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Candidates for DNC chair vow to rebuild the party by empowering the grassroots

The candidates running to be the next chairman of the Democratic National Committee said Saturday the party must look beyond Washington as it looks to rebuild from a series of election setbacks and do more to empower the grassroots.

The seven candidates running to lead the DNC appeared on the same stage for the first time Saturday in Phoenix at the first of four scheduled DNC “Future Forums” that will set the stage for a vote at the party’s four-day Spring meeting in Atlanta, which kicks off Feb. 23.

“We have to rebuild the trust relationship with the voter,” said Rep. Keith Ellison of Minnesota. “We have got to build that relationship on a personal basis.”

Raymond Buckley, chairman of the New Hampshire Democratic Party, said the party has wasted billions of dollars on television ads and direct mail that “does not do anything other than make corporate media rich.”

“We need to take just a small percentage of that and invest it in our state parties and our local committees and show them respect because we know once again Washington is not the answer,” Mr. Buckley said.

Sally Boynton Brown, executive director of the Idaho Democratic Party, said activists feel alienated.

“I think most people feel like outsiders in our party right now,” Ms. Brown said. “We need to be inside, all working together.”

The next DNC chair will take over a party that has been doing some soul-searching following the 2016 election and looking to regain its footing at both the national and state level. Donald Trump is set to be inaugurated as the 45th president of the United States on Friday, Republicans control both chambers of Congress and the GOP holds a record number of state legislatures.

Donna Brazille has served as the interim chair since Rep. Debbie Wasserman Schultz stepped down last year after leaked emails showed members of the DNC were biased in favor of Hillary Clinton in her Democratic primary race against Sen. Bernie Sanders, enraging party activists.

Candidates on Saturday vowed to unify the party and get beyond any hard feelings that could still be festering in the party.

“Folks ask me are you a Clinton Democrat or are you a Sanders, or Bernie-crat, or are you an Obama Democrat. Guys, I grew up in South Carolina, and all I ever knew was just being a Democrat,” said Jaime Harrison, chairman of the South Carolina Democratic Party.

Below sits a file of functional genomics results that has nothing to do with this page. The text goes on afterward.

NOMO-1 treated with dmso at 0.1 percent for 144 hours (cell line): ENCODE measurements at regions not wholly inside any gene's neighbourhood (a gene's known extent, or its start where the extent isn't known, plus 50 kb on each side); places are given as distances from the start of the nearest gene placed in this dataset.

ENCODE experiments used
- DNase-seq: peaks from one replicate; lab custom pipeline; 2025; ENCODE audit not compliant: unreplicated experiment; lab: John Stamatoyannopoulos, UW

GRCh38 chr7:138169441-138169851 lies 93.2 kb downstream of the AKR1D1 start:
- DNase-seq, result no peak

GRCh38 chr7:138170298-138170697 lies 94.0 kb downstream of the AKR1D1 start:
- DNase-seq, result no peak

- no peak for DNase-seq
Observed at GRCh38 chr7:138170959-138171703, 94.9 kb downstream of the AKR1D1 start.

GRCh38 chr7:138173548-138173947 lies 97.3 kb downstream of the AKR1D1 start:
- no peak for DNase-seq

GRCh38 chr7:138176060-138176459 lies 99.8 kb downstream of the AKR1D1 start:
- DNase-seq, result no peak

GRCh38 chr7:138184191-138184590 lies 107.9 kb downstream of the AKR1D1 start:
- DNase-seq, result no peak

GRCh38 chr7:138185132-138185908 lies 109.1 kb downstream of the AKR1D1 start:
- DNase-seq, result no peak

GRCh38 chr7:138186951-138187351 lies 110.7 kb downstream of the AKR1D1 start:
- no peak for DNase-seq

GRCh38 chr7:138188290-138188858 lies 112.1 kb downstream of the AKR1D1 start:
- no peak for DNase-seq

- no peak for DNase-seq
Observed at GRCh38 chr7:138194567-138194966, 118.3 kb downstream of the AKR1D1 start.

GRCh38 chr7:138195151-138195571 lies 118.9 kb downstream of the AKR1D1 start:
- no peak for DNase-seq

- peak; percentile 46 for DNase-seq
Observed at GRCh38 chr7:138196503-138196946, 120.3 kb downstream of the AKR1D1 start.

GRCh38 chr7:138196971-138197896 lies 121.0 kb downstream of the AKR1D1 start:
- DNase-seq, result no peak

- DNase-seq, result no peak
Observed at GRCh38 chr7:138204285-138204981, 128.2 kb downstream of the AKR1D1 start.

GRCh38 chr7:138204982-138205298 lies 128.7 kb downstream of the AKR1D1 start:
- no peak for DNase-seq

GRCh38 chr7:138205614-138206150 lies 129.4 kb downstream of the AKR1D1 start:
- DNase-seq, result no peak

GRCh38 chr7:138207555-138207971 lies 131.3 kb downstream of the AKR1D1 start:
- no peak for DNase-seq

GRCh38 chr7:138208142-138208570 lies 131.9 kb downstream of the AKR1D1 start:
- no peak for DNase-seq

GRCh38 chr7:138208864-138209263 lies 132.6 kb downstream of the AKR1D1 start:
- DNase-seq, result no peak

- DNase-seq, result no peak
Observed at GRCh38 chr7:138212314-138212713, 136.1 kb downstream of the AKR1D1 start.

Mayor Tom Buttigieg of South Bend, Ind. said the party does not have time to relitigate what happened in the 2016 election and warned against the “false choices” that suggest Democrats must choose between one wing of the party or another.

Mr. Buttigieg also warned against becoming too focused on Mr. Trump instead of communicating the party’s message.

“If we think some news headline is going to come along and it is going to be the one that finally reveals that Donald Trump isn’t a good guy, you have got to understand that a lot of the people that live right up the street from me that voted for him already know he is not a good guy,” he said. “They voted for him anyway. Why? Well, for one thing we were so busy talking about Donald Trump that they were saying ‘Who is talking about me?’”

Rounding out the list of candidates are Labor Secretary Tom Perez and Fox News analyst Jehmu Greene, who jumped into the race on Friday.

“I know I have a lot of listening and learning to do, but I also know when you get to know my record of success and understand the role, the important, critical, role that black women play for the Democratic electorate than I hope to get your vote,” Ms. Green said.

Mr. Perez said the party must get a better handle on how Mr. Trump flipped counties that voted overwhelmingly for President Obama in 2012.

“We have to make house calls in this job,” he said. “We’ve got to talk to those voters who weren’t touched. We have to make sure that rural America understands that our message of economic opportunity is the message that will help them better their lives.”

Mr. Perez said the party must be smart in the way it takes the fight to Mr. Trump, warning against trying to go tweet-for-tweet with him.

“We have got to understand that you don’t go to a knife fight with a spoon,” he said. “I have fought a lot of fights in my life and never brought a spoon to them unless I was eating yogurt afterwards.”

The candidates agreed that DNC’s budget should be more transparent and signaled support for reviewing the role that “superdelegates” play in the nomination process. But they appeared split over whether the party should reinstate a ban on donations from federal lobbying and political-action committees, with Mr. Ellison, Mr .Harrison and Mr. Perez warning the effort could have unintended consequences.

“How are we going to make up the money?” Mr. Ellison said, while suggesting he is opening to debating the issue.

Source: www.washingtontimes.com stories: Politics

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